It’s been long known that Mark Zuckerberg, founder and CEO of Web2’s biggest platform, would rather spend more time developing in the crypto world. . And Thackerberg is working on it again, this time with Threads, a new Twitter-like social media app from Meta. Threads is an app that harnesses the power of decentralization.
Honesty for the third time?
We witnessed Zuckerberg’s crypto envy in the failed stablecoin Libra. That sentiment was evident when Zuckerberg was inspired by the blockchain-based metaverse and made the (still stunned) decision to rename Facebook to “meta.” .
Mr. Zuckerberg gambled everything on a major turnaround that was clearly destined to fail, and now it certainly fails.
Zuckerberg’s third crypto-related venture may do better than his first two, if only because it’s far less ambitious. Like most of Facebook’s successes, Threads is a copy of an existing product.
Although not yet integrated, Threads will eventually use the same ActivityPub protocol as open-source Mastodon, according to Instagram CEO Adam Mosseri. ActivityPub is a protocol standard from the W3C, a very mainstream organization, and it provides the “data portability” that digital activists have been demanding for social media services for years.
The most direct influence on Threads’ backend design may have been Jack Dorsey’s experimental Twitter competitor BlueSky. BlueSky is developing its own protocol “AT Protocol” comparable to the ActivityPub protocol. Dorsey himself has no doubt been influenced by the decentralized social media trend in crypto, dating back to tokenized Steemit circa 2016.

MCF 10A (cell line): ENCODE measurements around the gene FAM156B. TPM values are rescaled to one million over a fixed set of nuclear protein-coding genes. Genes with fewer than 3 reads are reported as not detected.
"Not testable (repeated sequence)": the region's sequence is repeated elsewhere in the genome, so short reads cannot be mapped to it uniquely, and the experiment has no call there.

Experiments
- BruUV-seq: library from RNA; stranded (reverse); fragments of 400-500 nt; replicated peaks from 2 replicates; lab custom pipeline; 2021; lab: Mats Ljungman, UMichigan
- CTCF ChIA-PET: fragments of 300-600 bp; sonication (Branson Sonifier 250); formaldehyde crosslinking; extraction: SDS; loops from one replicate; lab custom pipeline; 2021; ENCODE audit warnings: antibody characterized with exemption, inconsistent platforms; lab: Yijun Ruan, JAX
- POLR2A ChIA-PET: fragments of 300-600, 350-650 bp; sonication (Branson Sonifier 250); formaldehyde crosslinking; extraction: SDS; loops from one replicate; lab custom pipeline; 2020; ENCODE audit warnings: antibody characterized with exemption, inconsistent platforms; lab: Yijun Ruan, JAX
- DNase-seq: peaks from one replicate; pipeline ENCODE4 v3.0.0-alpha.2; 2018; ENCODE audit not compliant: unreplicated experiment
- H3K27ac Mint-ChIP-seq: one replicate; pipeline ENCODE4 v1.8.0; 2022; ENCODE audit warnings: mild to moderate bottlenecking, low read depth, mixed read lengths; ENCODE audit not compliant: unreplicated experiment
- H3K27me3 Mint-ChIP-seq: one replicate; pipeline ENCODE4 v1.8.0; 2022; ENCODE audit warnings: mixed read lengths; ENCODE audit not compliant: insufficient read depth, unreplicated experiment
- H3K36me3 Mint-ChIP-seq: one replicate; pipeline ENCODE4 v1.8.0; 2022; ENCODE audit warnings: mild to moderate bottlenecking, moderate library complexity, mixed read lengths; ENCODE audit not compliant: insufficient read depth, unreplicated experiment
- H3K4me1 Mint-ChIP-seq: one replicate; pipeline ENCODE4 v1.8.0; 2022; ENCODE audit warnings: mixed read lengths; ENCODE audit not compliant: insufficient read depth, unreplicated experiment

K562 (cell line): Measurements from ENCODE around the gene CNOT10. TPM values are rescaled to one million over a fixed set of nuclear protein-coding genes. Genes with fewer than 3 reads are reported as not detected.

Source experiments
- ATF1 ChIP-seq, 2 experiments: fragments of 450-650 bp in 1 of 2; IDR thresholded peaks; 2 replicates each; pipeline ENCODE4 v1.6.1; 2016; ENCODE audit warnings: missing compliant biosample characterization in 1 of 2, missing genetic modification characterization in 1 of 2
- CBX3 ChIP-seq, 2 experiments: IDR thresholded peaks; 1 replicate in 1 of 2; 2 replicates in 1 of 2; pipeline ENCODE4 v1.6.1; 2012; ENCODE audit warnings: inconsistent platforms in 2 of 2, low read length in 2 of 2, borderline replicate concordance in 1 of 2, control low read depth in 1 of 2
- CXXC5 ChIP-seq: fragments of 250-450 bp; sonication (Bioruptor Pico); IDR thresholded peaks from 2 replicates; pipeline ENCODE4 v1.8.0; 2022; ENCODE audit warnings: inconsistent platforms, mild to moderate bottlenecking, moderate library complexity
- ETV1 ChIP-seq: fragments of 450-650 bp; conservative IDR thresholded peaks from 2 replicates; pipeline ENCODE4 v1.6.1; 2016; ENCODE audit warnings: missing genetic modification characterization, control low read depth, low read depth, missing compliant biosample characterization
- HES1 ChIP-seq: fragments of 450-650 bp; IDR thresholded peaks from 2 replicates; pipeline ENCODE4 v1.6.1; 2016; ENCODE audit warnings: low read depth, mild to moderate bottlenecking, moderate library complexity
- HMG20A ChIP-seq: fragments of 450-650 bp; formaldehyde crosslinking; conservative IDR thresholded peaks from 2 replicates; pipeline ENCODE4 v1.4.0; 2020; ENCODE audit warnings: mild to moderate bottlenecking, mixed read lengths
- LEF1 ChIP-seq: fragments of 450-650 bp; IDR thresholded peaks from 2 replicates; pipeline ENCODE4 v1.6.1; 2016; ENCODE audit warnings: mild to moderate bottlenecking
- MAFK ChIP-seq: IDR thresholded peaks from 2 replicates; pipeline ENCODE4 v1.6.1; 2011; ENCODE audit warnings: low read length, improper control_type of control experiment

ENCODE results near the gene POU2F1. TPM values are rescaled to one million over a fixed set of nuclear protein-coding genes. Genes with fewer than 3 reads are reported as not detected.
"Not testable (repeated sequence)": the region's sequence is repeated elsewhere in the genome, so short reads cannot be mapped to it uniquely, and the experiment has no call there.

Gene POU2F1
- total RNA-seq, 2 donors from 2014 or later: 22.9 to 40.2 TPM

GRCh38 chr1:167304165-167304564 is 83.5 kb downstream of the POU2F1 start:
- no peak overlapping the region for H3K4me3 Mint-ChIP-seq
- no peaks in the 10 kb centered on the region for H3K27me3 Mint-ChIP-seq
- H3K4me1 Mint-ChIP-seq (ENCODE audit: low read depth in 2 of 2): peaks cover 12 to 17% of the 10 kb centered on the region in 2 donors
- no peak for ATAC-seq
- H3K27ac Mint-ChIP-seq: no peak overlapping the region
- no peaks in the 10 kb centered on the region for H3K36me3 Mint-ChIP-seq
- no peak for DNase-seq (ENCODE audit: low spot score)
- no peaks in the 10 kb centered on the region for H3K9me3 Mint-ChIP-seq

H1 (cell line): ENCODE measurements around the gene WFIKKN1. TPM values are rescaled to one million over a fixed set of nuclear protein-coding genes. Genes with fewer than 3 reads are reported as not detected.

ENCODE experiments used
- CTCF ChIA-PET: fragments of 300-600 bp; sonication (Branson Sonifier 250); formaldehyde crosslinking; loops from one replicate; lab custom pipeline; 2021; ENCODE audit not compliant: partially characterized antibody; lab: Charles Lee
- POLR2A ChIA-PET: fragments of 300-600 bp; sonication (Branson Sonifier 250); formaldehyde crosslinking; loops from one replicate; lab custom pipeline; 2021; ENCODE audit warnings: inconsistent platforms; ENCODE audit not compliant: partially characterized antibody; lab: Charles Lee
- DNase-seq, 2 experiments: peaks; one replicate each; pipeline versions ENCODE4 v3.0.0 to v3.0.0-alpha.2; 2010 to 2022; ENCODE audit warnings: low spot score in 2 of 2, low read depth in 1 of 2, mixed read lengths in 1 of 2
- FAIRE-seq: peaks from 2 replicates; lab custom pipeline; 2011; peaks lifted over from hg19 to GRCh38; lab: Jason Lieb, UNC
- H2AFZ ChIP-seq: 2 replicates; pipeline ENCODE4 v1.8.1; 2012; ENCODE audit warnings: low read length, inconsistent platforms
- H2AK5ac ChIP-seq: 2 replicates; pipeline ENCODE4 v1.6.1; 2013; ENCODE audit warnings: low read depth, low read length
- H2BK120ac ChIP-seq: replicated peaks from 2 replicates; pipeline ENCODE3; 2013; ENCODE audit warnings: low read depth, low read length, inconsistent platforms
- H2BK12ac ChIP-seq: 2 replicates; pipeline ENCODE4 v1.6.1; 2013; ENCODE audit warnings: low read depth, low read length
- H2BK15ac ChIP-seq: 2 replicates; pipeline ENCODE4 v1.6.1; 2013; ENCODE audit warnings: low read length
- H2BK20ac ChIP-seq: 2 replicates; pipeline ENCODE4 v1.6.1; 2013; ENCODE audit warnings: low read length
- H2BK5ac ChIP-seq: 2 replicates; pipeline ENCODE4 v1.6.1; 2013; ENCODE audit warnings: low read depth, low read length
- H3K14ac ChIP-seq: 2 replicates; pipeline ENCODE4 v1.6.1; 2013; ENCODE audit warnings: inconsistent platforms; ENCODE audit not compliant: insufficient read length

A decentralized social media competitor, Nostr, has also recently gained popularity among bitcoin supporters, including Dorsey. Then there is DeSo (formerly BitClout), a blockchain-based, tokenized system that has yet to reach meaningful adoption.
Decentralization isn’t everything
But the notion that Threads is “distributed” could soon be overturned. Part of the reason is that decentralizing the backend doesn’t seem to stop doing what Meta loves: collecting user data for Threads.
According to the App Store disclosure, Threads collects whatever user data Meta needs to run its targeted advertising business model.
The fact that Threads has yet to launch in Europe is also suggestive. Probably because Europe’s privacy standards are much stricter than America’s.
This combination of decentralized backend and data collection frontend is exactly what Meta (then Facebook) was doing with Libra. Facebook touted the Libra protocol as decentralized. It was a dubious claim in itself, but had it come to fruition, most users would have been pumped into wallets that harvest data as diligently as Facebook.com.
It’s also unclear how “portable” Threads’ user data will be in practice. Critics say Mastodon, another platform that uses the ActivityPub protocol, is very inconvenient and unintuitive, making it particularly difficult to move from one server to another.